With her arms stretched to maintain balance, Patience Mudundulu struggled to take a step forward. She mustered the courage, took a step and nearly fell over.
“That’s why you don’t drive drunk,” University of Nebraska-Lincoln police officer Aaron Pembleton said as he asked for the beer goggles back.
Mudundulu and about 150 other students took part in activities for National Collegiate Alcohol Awareness Week on Tuesday. Numerous booths were set up in front of Broyhill Fountain around noon, informing students about different aspects about alcohol. The event was sponsored by the University Health Center.
“We just want to raise awareness,” said Leah Wilmes, a graduate student in education and a peer educator with the health center.
Crysta Chalupa, a junior nutrition and health science major, also helped out at one of the booths. Chalupa said that the event’s message of risk reduction was a good way to communicate the dangers of alcohol. She said students ignore messages about alcohol from authority figures.
“It’s easier to relate,” Chalupa said. “They know that I’m not trying to tell them to stop.”
Wilmes handed out information about blood alcohol content and provided “mocktails” for people at the event. Wilmes said many first-time drinkers aren’t sure what a drink actually is, which leads to overdrinking. The health center provided models of each unit of alcohol: a shot glass, 4 ounces of wine and 12 ounces of beer.
University Police also provided a short obstacle course to show the difficulty of walking impaired. Students had to walk in a straight line, navigate several cones and throw a ball into a box wearing beer goggles. Pembleton routinely works with the health center to speak with students about drinking.
According to data from the University Police, there were 216 alcohol-related violations in 2011.
“I’ve never been drunk, but it was very difficult to walk,” Mudundulu said. “It shows you how dangerous it can be.”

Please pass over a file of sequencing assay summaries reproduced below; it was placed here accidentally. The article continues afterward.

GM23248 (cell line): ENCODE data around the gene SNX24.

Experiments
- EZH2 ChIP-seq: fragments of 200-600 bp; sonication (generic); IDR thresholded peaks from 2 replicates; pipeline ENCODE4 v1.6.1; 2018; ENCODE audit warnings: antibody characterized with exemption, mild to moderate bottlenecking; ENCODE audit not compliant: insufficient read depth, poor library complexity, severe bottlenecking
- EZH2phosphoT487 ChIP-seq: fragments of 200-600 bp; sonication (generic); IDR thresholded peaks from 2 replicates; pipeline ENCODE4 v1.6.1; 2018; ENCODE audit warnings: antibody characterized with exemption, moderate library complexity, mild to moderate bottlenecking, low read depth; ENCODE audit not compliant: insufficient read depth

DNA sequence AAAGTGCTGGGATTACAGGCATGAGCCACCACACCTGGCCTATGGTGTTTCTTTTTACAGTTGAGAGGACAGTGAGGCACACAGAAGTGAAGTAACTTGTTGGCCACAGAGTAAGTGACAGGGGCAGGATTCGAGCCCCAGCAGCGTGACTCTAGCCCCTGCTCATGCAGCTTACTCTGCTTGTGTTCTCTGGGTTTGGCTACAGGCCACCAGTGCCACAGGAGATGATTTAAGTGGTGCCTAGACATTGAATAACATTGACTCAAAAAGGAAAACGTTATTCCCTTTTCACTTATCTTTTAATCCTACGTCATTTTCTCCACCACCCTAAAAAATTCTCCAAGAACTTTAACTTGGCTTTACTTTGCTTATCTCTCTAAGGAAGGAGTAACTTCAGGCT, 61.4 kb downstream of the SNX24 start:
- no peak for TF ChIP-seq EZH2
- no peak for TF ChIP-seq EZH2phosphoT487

Additionally, the University Health Center brought in the Beller Car — a vehicle that suffered extreme damages from a drunk driving accident that killed four people in 2002 near Albuquerque, N.M. The collision left the front half of the vehicle smashed inward, leaving only inches of space in the front seats. The car has traveled the nation as a physical representation of the dangers of drunken driving.
Mudundulu said the car was the most striking representation of what can happen.
“People die every other day,” Mudundulu said. “It’s really sad and can be prevented.”
Matt McKay, a DJ from KFRX, helped publicize the event during an on-site radio broadcast. McKay asked students in attendance to say a few words on-air about drinking.
“Don’t drink and drive or you’ll kill people,” McKay said.
McKay said he hoped most students would plan ahead if they choose to drink. He said students should designate a driver or have a number for a taxi company in their phones just in case.
“It’s a lot easier to plan before you go out instead of 2 in the morning,” McKay said.
The Nebraska Department of Roads also provided a drunken driving simulator for students. The driving simulator would slowly become less responsive, mimicking the difficulties of drunken driving. Once the driver had made a number of mistakes, the software displayed all of the traffic violations that had been made. DeWayne Taylor, a freshman general studies major, tried the simulator and failed a few minutes in.
“I thought I was doing OK, then I crashed into a tree,” Taylor said.